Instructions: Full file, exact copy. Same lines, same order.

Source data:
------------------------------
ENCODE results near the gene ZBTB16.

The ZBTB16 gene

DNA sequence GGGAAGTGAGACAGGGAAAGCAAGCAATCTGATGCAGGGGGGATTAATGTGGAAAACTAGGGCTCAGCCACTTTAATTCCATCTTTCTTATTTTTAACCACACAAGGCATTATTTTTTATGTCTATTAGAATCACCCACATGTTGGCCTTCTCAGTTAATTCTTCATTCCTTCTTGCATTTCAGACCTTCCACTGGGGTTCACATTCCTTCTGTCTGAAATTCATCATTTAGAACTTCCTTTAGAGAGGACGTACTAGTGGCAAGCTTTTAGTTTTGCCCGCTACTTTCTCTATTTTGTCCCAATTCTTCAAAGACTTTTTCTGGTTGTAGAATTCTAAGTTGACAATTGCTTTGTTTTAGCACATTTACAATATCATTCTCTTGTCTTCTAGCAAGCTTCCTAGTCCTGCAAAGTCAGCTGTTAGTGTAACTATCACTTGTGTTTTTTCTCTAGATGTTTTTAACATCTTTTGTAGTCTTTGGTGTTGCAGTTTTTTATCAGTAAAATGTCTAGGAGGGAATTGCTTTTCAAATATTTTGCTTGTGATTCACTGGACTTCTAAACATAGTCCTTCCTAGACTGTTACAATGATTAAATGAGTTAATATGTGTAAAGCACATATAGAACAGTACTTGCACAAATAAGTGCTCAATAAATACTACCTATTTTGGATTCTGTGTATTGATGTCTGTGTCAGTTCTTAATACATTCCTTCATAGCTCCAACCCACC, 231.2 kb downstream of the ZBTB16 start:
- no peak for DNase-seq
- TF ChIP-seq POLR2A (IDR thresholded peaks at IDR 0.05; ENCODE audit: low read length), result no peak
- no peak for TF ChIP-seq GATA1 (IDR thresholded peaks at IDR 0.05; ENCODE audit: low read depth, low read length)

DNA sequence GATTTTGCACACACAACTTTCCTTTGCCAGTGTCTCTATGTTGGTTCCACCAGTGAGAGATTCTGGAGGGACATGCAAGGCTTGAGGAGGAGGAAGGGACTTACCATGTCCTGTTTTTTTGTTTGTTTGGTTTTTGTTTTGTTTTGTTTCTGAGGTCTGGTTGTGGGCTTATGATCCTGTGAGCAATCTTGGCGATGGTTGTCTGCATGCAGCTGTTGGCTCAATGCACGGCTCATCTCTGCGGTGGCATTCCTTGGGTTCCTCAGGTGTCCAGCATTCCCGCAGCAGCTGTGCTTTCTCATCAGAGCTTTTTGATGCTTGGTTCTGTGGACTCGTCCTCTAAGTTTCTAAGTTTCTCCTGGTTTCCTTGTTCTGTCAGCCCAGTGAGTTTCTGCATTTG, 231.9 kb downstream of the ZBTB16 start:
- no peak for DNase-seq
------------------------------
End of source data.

ENCODE results near the gene ZBTB16.

The ZBTB16 gene

DNA sequence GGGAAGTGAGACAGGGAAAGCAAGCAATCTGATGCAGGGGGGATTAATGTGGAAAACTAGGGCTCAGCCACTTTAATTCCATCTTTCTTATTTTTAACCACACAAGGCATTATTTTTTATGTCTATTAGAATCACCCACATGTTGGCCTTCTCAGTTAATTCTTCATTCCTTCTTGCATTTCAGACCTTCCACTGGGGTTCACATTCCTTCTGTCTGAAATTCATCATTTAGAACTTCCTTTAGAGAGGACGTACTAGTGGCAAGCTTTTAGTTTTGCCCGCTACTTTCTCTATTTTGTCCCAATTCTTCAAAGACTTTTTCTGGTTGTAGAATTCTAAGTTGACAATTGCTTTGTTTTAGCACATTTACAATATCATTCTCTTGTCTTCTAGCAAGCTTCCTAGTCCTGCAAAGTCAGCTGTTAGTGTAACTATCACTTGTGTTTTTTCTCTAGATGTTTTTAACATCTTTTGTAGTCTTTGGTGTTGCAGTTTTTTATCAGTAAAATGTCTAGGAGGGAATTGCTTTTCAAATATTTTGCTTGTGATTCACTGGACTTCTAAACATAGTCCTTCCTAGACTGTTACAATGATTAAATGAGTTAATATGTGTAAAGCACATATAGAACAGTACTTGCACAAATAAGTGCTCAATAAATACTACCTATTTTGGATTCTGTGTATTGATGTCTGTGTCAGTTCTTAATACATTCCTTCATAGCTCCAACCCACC, 231.2 kb downstream of the ZBTB16 start:
- no peak for DNase-seq
- TF ChIP-seq POLR2A (IDR thresholded peaks at IDR 0.05; ENCODE audit: low read length), result no peak
- no peak for TF ChIP-seq GATA1 (IDR thresholded peaks at IDR 0.05; ENCODE audit: low read depth, low read length)

DNA sequence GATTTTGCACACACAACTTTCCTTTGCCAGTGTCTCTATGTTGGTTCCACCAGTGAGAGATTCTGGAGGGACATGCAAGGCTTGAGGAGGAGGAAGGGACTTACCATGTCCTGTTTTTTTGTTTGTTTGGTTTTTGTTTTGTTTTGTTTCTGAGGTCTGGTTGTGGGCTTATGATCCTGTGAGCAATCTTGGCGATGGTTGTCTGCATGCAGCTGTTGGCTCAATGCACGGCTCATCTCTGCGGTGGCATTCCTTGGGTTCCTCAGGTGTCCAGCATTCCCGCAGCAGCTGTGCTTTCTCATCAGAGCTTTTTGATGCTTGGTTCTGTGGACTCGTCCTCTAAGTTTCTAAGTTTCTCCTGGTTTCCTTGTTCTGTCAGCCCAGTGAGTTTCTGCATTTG, 231.9 kb downstream of the ZBTB16 start:
- no peak for DNase-seq